Daily briefs of the top news stories impacting Christians around the world.
In today's edition:
- China Attacks Pope's Christmas Message
- Jos Survivors Leave Area of Christmas Eve Bomb Attacks
- Christian Kiln Workers in Pakistan Denied Wages
China Attacks Pope's Christmas Message
The UK Telegraph reports that Chinese officials responded to Pope Benedict XVI's critical Christmas message on Monday, warning the Vatican to "face the facts" about China's state-sanctioned version of the Catholic Church. "We hope the Vatican side can face the facts of China's freedom of religion and the development of Catholicism, and create favorable conditions for the improvement of China-Vatican relations through concrete actions," said a foreign ministry spokeswoman. The pontiff called out China by name for its "limitations imposed on their freedom of religion and conscience." In November, China forced several dissenting bishops to attend the non-Vatican-sanctioned ordination of another bishop, deliberately flouting Catholic hierarchy.
Jos Survivors Leave Area of Christmas Eve Bomb Attacks
The city of Jos is still in flames and under a 24-hour curfew, but indigenous missionaries are slowing releasing their stories of the deadly bombings. More than 80 people have died in the Christmas Eve bombings and ensuing fighting. One missionary told Christian Aid Mission Africa Director Rae Burnett that thousands of internally displaced people are on the move following the violence. Burnett released parts of an email report from Gabriel Barau, the executive director of Missionary Crusaders Ministries, who was in Jos for a Christmas field visit when the attacks began. "Right now, my family and I are still trapped on the outskirts of Jos where Muslim fanatics have set the city on fire once again," he wrote Tuesday. The violence began on Christmas Eve when he says seven terrorist bombs were planted in two churches and a market area within Jos City, Plateau State. All exploded successfully, killing many victims.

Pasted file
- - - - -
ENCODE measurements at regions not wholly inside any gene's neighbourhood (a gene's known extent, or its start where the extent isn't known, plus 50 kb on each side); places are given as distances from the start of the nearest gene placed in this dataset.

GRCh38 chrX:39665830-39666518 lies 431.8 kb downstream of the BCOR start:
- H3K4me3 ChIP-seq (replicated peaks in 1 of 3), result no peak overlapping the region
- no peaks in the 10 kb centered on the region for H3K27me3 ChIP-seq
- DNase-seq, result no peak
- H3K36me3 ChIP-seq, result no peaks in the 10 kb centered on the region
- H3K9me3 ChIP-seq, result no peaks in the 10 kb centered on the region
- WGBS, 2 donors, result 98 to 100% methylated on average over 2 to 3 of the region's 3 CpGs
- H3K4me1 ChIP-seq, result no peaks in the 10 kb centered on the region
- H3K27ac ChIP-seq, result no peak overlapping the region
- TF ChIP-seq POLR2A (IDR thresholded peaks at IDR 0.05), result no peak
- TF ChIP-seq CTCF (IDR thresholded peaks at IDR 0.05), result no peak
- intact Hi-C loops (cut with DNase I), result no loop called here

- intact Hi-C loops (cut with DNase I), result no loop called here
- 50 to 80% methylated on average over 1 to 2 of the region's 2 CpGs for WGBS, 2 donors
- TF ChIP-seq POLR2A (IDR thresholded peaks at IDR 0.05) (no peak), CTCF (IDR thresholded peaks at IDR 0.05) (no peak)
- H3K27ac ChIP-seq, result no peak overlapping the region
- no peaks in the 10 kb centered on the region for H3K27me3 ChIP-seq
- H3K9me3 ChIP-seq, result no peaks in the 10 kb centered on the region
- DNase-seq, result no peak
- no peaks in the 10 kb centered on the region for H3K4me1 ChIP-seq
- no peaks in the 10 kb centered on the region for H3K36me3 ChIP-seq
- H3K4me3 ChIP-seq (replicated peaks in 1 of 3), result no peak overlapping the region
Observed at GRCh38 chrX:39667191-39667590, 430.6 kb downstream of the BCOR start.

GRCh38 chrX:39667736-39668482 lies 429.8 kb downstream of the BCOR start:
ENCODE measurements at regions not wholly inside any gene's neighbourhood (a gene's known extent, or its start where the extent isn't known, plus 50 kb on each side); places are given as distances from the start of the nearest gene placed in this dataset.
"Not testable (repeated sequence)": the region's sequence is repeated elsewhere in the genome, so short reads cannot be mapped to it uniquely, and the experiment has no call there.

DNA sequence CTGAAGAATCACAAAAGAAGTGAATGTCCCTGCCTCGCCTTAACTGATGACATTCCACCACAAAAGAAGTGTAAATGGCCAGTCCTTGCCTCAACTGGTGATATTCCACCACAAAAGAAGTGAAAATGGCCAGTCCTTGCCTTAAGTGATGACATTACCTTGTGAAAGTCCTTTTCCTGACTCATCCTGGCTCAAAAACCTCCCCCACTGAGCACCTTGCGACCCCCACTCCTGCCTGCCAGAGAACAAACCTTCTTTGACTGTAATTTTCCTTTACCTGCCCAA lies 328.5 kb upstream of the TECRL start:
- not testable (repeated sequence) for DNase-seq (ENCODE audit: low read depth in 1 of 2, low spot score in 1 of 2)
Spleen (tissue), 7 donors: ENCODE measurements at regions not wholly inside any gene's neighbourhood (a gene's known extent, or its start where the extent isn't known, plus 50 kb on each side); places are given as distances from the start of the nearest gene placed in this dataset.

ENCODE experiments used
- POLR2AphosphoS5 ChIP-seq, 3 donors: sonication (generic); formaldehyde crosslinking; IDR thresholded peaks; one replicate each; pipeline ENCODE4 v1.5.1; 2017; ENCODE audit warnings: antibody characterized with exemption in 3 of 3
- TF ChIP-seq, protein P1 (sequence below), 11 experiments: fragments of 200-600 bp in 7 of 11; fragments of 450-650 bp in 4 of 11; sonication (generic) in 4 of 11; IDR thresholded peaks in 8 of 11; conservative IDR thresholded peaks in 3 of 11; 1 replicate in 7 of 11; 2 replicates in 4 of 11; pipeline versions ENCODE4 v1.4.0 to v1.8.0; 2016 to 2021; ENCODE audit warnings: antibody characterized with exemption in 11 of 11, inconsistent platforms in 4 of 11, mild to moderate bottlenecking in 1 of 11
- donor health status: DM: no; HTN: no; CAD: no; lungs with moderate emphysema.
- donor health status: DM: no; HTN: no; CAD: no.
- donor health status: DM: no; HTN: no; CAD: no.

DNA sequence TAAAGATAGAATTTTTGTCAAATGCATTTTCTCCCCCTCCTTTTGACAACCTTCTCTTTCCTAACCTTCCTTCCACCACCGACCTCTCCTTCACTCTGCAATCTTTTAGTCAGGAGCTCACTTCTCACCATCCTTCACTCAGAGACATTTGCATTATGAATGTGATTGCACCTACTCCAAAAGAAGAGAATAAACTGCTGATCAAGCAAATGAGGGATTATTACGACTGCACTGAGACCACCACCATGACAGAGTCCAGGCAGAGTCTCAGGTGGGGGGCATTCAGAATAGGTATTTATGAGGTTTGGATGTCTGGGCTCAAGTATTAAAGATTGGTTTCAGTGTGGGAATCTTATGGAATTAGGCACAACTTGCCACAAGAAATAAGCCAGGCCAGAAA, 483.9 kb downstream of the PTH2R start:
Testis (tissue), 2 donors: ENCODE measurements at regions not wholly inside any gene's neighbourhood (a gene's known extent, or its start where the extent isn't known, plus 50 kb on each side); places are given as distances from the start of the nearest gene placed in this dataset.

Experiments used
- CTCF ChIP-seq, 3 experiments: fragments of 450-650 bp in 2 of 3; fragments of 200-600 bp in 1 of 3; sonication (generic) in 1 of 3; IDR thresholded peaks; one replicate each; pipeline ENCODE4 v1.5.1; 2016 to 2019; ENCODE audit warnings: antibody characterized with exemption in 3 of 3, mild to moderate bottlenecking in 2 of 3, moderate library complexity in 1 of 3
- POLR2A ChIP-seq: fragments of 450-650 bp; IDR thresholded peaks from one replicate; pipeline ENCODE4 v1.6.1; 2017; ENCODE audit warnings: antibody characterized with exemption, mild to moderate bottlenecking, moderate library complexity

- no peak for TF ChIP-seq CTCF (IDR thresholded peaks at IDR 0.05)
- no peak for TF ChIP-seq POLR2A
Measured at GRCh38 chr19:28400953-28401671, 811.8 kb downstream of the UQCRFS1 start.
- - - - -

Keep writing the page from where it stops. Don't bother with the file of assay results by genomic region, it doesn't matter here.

Christian Kiln Workers in Pakistan Denied Wages
Hundreds of poor Christian brick kiln workers were denied their wages before Christmas in Toba Tek Singh, a district in the Pakistani province of Punjab. As a result, ASSIST News Service reports that the deprived workers were not able to purchase food and warm clothes for their families. Munir Masih Gill, President of the Brick Kiln Workers Union, said there are more than 600 brick making factories in the area, each employing 30 to 40 workers. He says ninety percent of the workers are Christians. "Legally, these factories ...are bound to ensure the rights of workers including the payment of fixed wages," Gill said. "However, since the public institutions are weak and the local legislators are fighting with each other to gain power, the factory owners get the benefit of the situation and exploit the poor workers."